Despite its come-on title, this British film is, I think, totally unsuitable viewing for young children. Rather it is a devastating addition to those films that deal with the Holocaust, personalised here through the eyes of an eight-year old boy. Based on a novel by John Boyne, writer-director Mark Herman who has some wonderful 'small' films to his credit such as "Brassed Off" and "Little Voice" here marries the loss of childish innocence with the evil that men do, in a way that leaves the viewer in no doubt concerning the horrors of Nazi Germany.
The main protagonist, Bruno, is the son of a career army officer, played by David Thewlis. Bruno must move from his beloved home in Berlin and away from his playmates, when his father is placed in charge of a concentration camp in an isolated country setting. Thewlis considers this a tremendous career opportunity and revels in his new-found powers, while attempting to keep the details of his actual brief from his sensitive wife (American actress Vera Farmiga finding a perfect British accent) and his children. From his bedroom window, Bruno can see what he takes to be a farm, where strangely all of the farmers wear striped pyjamas, as does the family's kitchen help who was once a doctor, and where he hopes to find new friends. Although he is forbidden to 'explore' this area, his childish curiosity takes him to the perimeter with its electrified fence and -- on the other side -- eight-year old Shmuel, shaven-headed and scrawny. As a friendship develops between the two boys, Bruno struggles to understand why his friend is always ravenously hungry and why he can not come out to play. That a young boy would probably not have lasted in the camps for any length of time is irrelevant to the fable that is being played out here.
The story of Bruno's new life is multilayered and we recoil in horror as his new tutor tries to indoctrinate the boy and his older sister into the Nazi version of history, which is reinforced by their father's and his staff's venomous outbursts against all Jews. His sister is won over by the new ideals and puts away her childish pursuits, especially when she develops a crush on one of her father's aides. However the pile of naked dolls that Bruno discovers in their cellar are too numerous to be hers alone. There is also a side-strand concerning Thewlis' parents, played by Richard Johnson and, in a very brief cameo, Sheila Hancock. The father is ever so proud of his son's authority, but the mother wants no part of it. Gradually Farmiga begins to understand why there is always a strange odour in the air from the distant chimneys and in disgust begs Thewlis to let her take the children away. I have never been terribly fond of him as an actor, but his is perfect casting here of the weakling who relishes the chance to abuse his power.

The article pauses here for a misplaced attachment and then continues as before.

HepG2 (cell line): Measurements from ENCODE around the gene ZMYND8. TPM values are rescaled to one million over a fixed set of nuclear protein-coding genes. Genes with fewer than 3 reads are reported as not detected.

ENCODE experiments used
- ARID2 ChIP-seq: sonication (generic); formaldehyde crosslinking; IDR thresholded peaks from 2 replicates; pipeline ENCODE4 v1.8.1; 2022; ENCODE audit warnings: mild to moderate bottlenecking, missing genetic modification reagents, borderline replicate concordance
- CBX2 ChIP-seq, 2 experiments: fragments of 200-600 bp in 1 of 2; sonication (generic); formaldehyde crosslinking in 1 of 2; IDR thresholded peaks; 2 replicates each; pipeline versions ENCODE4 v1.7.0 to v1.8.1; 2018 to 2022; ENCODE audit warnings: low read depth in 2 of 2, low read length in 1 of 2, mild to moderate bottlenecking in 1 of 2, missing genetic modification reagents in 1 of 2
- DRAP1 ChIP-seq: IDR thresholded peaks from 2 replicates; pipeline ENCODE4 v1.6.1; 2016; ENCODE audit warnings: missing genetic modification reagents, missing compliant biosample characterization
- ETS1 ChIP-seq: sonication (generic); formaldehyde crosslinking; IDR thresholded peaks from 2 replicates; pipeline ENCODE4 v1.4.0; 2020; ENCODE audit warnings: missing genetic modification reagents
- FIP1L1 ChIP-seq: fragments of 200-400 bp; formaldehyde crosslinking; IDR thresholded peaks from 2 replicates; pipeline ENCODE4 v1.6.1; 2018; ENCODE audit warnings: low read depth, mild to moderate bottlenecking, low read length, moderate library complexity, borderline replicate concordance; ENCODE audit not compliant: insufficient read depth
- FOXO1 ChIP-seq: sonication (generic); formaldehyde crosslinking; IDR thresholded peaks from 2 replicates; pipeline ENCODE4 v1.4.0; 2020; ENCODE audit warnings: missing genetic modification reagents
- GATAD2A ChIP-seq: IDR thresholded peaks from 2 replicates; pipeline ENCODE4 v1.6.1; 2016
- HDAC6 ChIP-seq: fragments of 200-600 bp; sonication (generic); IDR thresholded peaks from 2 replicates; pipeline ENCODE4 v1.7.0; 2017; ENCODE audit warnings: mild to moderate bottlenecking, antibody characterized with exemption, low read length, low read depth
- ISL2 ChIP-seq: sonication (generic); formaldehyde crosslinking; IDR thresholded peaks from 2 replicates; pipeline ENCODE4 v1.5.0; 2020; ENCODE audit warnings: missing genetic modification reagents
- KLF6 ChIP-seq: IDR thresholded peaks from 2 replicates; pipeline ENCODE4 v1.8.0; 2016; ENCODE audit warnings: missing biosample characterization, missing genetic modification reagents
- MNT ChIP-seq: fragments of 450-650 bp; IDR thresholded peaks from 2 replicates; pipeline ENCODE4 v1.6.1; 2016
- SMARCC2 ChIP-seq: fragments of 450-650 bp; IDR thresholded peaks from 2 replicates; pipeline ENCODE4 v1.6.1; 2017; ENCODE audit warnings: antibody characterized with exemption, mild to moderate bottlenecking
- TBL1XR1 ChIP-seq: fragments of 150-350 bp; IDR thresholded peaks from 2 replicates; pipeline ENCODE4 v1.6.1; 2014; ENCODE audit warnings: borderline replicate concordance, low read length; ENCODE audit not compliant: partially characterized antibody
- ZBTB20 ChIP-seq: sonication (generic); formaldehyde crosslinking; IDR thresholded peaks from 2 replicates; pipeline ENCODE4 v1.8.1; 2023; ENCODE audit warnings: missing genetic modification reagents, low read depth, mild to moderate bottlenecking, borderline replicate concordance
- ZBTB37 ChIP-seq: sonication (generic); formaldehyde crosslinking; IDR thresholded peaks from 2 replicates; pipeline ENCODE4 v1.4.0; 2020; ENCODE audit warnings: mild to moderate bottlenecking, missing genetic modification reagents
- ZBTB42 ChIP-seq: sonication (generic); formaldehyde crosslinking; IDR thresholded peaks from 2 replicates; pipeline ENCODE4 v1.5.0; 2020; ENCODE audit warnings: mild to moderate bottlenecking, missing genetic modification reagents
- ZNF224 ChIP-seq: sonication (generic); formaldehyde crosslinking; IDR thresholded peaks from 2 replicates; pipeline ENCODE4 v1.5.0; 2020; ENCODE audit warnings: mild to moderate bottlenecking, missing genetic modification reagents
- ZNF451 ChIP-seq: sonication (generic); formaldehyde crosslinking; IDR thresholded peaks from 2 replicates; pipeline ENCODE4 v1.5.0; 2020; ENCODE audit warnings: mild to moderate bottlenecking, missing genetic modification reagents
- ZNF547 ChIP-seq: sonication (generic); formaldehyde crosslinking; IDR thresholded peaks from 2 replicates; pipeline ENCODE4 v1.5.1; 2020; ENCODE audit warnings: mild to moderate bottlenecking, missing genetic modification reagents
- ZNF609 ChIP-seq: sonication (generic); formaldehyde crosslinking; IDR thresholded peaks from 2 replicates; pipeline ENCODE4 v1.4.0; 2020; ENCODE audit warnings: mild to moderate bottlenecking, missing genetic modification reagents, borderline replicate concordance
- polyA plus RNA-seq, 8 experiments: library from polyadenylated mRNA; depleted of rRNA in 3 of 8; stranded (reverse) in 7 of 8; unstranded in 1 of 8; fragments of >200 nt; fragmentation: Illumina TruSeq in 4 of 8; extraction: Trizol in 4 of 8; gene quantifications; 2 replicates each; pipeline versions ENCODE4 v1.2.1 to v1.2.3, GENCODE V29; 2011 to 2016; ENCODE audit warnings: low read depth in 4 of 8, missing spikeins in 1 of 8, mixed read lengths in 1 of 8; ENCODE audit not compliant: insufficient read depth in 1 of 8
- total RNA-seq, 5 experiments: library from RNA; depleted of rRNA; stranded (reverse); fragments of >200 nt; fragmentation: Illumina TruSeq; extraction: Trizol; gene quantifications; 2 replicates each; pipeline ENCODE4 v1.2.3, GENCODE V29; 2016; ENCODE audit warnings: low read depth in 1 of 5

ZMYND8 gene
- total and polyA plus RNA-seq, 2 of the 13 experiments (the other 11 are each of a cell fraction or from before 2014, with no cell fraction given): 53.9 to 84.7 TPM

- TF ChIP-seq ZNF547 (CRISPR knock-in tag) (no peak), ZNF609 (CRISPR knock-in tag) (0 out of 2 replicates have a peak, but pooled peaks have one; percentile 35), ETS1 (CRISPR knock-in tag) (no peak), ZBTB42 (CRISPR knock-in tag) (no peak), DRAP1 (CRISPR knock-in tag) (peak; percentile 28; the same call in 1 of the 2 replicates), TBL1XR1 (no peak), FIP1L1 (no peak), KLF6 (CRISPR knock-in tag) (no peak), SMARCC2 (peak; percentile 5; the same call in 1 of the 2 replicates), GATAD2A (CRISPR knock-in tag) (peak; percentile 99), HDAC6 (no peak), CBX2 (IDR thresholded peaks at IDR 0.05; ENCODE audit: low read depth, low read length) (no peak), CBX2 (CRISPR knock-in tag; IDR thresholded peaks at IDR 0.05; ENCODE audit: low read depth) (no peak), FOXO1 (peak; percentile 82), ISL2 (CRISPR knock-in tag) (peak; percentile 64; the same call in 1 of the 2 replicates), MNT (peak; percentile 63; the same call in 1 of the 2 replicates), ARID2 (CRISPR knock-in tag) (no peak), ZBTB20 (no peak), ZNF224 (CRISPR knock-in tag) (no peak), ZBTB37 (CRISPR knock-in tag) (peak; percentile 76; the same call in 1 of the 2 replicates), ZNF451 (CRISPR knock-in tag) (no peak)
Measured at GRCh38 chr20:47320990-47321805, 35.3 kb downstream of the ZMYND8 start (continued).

Both of the young actors, Asa Butterfield as Bruno and particularly Jack Scanlon as Shmuel are superb. Bruno is all childish wonder as opposed to Shmuel's resigned composure. When Bruno decides to dig under the wire to enter the 'farm' to prove his friendship by helping Shmuel look for his father who has 'gone missing', the stage is set for the chilling denouement. Powerful stuff, but ever so hard to take, resulting in a movie that would be even more painful to watch a second time.